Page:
Feeds:
Posts
Comments

Posts Tagged ‘U.S.’

On November 8, 2006, Michael “Mish” Shedlock was on Coast to Coast AM with George Noory, to give his economic forecast.

  • He said an inverted yield curve for U.S. treasury bonds (e.g. the 6-month bond had a higher yield than a 10-year bond did), and a decline in housing starts and permits was the best predictor of an impending recession. They have predicted an impending recession every time since 1959.
  • He correctly predicted that the U.S. would be in a recession in 2008. It officially started in December 2007.
  • Americans had a negative savings rate since 2005. By February 2007, Americans had a negative savings rate for 21 consecutive months.
  • He sold a 3-bedroom, 1-bathroom house in Danville, Illinois for $14,000. A friend of his said a comparable house in Washington, D.C. would have sold for around $200k.
  • By 2006, Japan had experienced 18 consecutive years of declining real estate prices.
  • The major Japanese stock exchange index, the Nikkei 225, went from a high of around 40,000 to a low of around 7,000. Specifically, a high of 38,957 on December 29, 1989 to a low of 7,021 on March 10, 2009 — a decline of 82% over nearly 20 years.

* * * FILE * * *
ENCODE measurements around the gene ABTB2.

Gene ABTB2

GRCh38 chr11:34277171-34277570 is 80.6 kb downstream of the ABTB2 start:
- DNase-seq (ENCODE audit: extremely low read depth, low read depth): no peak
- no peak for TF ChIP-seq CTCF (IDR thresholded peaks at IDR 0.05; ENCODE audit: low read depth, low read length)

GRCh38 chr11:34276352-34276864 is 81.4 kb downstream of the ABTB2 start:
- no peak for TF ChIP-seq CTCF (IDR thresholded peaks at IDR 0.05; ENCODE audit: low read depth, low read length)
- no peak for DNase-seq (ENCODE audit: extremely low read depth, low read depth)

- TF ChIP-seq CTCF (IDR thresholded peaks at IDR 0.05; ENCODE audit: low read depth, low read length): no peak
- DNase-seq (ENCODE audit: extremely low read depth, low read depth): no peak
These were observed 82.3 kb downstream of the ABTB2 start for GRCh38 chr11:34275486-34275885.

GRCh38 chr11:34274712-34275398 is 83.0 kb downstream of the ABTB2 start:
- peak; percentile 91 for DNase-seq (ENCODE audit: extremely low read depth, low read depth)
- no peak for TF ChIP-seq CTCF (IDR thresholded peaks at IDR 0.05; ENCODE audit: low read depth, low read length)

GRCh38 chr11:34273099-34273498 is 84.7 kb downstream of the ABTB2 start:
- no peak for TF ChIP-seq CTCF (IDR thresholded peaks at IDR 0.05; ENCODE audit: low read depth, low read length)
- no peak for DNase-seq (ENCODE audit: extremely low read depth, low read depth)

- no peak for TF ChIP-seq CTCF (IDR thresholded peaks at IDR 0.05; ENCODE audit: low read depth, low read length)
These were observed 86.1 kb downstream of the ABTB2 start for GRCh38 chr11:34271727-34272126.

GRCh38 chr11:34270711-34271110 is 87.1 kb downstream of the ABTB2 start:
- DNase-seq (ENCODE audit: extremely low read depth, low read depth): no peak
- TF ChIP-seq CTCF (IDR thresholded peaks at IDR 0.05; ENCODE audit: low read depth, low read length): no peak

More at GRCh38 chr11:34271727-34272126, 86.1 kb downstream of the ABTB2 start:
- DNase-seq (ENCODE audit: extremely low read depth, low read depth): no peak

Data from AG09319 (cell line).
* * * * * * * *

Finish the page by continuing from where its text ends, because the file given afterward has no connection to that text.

• Japan had a central bank rate of 0.25%, which the U.S. central bank, the Federal Reserve, adopted in December, 2008.

Read Full Post »

This October 9, 2009 article shows a U.S. Customs form with an SDR (Special Drawing Right) value.

This isn’t a recent phenomenon. The use of SDRs by U.S.  federal government institutions goes further back than 2009. According to the United States Postal Service 2003 Annual Report, “The majority of our international accounts are denominated in Special Drawing Rights (SDRs).

According to the IMF Factsheet on SDRs, “The SDR is an international reserve asset, created by the IMF in 1969 to supplement its member countries’ official reserves. Its value is based on a basket of four key international currencies (U.S. dollar, Euro, Japanese yen and pound sterling), and SDRs can be exchanged for freely usable currencies.

How much have SDRs benefited the U.S. Postal Service at the expense of the U.S. dollar?

On December 31, 2002, 1 USD = 0.7382 SDR
On October 18, 2009, 1 USD = 0.6280 SDR

There was a 15% decline in the USD from December 31, 2002 to October 18, 2009.

It’s not just the illegal Federal Reserve that’s been undercutting the U.S. dollar. The constitutional U.S. Postal Service and U.S. Customs are also in on the act.

Read Full Post »